Galt’s Gulch: Somewhere Near Moscow?

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I confess that I have been following the saga of the great French actor Gerard Depardieu with considerable fascination. I won’t rehash the entire tale, as I have written about it at some length elsewhere, but it has reached a surprising culmination.

In brief, the outstanding (if controversial) actor, who has appeared in about 170 films, and was nominated for a Best Actor Oscar for his performance as Cyrano de Bergerac in the eponymous 1990 film, decided to leave his native country after the Socialist Party won the recent French elections. Specifically, the Socialist government carried through with its threat to hike the taxes on the rich from the current 41% to a staggering 75%. The Socialists also jacked up taxes on total wealth, on middle-class incomes, and on capital gains, and imposed an “exit tax” on any entrepreneurs — a group already not well represented in France — who are enterprising enough to flee the confiscatory taxes.

The Socialists obviously regret that they can’t build a wall and shoot citizens who dare to depart the New Socialist Paradise. When Depardieu announced he was leaving, he touched off a firestorm, with key Socialist government officials excoriating him, while other actors came to his defense. He sold his Paris mansion, returned his passport to the French government, and moved his possessions to a town in Belgium. But the question then was — what nationality would he adopt?

The most recent report is that he has decided to become — a Russian! Yes, just recently President Putin signed a citizenship grant giving the hefty star a new home.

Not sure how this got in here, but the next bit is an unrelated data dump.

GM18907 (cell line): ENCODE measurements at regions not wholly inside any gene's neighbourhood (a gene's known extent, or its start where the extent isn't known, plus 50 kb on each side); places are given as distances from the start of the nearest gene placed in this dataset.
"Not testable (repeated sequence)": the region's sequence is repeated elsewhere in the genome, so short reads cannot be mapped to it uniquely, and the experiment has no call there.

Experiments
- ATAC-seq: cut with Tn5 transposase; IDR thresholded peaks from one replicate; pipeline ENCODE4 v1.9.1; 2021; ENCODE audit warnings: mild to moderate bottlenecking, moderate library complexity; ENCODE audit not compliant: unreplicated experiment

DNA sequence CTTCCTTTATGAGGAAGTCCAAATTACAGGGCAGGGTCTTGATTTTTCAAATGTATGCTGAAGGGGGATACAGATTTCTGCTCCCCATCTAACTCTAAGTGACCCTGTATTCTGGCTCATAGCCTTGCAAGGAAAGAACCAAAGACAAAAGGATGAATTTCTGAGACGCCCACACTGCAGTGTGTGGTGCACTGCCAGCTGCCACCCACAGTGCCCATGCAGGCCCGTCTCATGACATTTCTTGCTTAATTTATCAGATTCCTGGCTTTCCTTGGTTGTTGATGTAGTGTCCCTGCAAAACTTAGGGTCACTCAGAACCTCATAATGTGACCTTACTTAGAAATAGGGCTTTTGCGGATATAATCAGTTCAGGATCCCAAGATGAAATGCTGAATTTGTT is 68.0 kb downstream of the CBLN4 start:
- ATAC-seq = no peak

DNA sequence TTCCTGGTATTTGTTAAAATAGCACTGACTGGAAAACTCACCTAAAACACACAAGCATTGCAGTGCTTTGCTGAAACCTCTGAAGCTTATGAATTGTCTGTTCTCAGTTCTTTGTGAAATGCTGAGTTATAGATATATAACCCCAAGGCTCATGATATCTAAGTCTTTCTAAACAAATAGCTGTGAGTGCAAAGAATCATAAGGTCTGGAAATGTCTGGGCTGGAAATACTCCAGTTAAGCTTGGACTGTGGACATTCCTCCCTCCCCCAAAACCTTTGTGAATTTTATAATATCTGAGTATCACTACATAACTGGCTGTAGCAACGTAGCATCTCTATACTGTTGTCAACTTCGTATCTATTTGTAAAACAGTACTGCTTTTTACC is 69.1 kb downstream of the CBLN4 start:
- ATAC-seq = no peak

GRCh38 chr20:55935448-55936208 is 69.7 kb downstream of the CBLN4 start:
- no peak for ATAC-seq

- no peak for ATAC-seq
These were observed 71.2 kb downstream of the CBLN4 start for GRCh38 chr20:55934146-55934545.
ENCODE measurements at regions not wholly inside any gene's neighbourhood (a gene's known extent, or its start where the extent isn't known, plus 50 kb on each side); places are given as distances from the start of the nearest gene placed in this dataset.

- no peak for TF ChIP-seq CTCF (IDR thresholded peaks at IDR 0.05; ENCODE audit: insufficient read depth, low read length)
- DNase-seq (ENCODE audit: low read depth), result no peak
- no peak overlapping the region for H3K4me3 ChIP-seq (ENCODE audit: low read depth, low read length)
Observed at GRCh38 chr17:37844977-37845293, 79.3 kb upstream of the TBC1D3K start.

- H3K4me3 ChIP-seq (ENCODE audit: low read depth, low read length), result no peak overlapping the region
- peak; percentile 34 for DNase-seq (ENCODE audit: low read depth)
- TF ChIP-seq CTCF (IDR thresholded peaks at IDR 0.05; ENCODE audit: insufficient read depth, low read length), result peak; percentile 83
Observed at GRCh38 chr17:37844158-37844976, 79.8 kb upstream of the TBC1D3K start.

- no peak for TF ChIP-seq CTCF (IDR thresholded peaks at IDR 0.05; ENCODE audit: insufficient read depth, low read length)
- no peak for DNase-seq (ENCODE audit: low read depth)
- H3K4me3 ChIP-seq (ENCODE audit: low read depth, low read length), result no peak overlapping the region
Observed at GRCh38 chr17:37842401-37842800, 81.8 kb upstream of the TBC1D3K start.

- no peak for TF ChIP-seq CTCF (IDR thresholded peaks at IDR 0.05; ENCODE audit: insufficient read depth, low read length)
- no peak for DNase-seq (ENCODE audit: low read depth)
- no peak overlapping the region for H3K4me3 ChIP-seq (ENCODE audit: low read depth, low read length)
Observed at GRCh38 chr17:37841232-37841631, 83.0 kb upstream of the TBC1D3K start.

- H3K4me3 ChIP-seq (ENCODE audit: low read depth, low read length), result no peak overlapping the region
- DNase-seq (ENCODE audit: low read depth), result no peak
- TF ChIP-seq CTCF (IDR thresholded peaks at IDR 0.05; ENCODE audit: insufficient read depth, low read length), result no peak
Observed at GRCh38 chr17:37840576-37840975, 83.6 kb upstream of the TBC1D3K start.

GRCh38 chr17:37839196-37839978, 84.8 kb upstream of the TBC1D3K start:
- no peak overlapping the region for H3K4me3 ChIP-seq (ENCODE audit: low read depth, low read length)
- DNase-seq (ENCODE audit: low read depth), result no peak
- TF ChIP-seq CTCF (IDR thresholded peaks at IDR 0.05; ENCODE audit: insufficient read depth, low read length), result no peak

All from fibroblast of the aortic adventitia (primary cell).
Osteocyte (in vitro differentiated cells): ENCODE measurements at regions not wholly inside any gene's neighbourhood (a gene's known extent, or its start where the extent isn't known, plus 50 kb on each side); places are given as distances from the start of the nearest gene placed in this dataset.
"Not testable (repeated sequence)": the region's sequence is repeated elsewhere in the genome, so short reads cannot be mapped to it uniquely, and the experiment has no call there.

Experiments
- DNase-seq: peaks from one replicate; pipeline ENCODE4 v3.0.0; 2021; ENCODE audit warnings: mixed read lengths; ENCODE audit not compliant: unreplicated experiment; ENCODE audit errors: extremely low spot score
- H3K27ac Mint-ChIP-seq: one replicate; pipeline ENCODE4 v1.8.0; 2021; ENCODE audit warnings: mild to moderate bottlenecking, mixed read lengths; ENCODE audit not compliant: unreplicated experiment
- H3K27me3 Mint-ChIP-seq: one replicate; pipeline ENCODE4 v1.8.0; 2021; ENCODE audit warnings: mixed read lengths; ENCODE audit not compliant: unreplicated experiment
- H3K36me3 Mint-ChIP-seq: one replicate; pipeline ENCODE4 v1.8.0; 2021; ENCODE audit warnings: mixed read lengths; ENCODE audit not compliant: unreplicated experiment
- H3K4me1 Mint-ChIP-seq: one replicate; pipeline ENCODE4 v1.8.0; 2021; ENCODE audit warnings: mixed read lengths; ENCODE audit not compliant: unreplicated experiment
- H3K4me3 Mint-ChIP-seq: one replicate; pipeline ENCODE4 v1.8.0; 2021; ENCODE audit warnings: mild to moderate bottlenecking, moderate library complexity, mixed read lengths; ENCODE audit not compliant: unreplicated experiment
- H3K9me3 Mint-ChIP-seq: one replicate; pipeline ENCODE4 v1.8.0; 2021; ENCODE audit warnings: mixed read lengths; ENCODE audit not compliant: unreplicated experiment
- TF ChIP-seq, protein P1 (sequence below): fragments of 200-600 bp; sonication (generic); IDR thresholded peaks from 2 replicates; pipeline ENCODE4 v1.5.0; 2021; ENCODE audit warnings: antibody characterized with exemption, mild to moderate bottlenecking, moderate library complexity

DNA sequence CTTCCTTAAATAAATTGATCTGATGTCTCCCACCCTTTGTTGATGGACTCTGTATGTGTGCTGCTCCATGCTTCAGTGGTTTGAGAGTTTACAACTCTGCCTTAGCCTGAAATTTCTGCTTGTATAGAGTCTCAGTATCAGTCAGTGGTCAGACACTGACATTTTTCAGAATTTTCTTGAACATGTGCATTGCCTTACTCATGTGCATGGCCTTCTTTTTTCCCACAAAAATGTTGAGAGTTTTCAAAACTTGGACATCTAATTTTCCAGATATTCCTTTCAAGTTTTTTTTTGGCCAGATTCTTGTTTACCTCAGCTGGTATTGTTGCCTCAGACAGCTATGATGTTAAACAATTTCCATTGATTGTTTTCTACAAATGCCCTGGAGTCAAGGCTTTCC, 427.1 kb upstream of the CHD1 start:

Why would a French actor be drawn to Mother Russia?

Certainly, he has a huge following among Russian film-lovers. In 2011 he went to Russia as part of the filming of Rasputin (ever notice that the last part of the name Rasputin is Putin?), in which he played the lead. And he is a familiar face on Russian TV, famous for his commercials for Sovietsky Bank and various consumer products.

But I suspect that the fact that Russia has a flat income tax of a mere 13% may be part of the reason.

All this has led to some delightful tension between the French and Russian governments. The — what? defection? — of a French star to Russia has embarrassed France and allowed Putin to advertise the fact that Russia is a low-tax state. But the fact that Depardieu has been chummy with Putin has angered some Russians critical of Putin, and led the French Green Party to suggest that France grant honorary citizenship for the girls in the band Pussy Riot, who were thrown in the clink after criticizing Putin in a performance.

Now, as the neosocialist Obama jacks up taxes on the rich (on top of neosocialist Governor Jerry Brown’s increase in California), it may be that our own successful citizens may also start considering moving to Russia. My only warning is that they should be prepared to work hard to master the language. It is a notoriously complex tongue . . .




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Comments

Jon Harrison

You've twisted my words there, Visitor. Try re-reading the entire thread. If you still don't get it, then I apologize for being either too brief or, for you at least, unintelligible.

Johnimo

If someone would've announced in .... say 1984 .... that the French and the Americans would contemplate laws outlawing the return of individuals leaving those countries to evade taxes, that person would have been labeled a scare-mongering right winger. Yet, here we are with Hollande and Schumer doing just that.

Following the Bloomberg.com article on this story, one post suggested that the Russians were far more "corrupt" than the French. Another bade farewell to Depardieu and predicted he would soon tire of the cold Winters (as if he doesn't have money to travel) and another that he "will miss his family and friends."

Well, I say that if this be Siberia, make the most of it! Let's set up a special part of eastern Montana and Wyoming to be our own "Siberia" with a 13% flat tax on income. Want to see the desert bloom in Winter? I'll volunteer to serve as the first Tsar, without pay, for life. I'll live in a Yurt and preside over the richest nation on earth.

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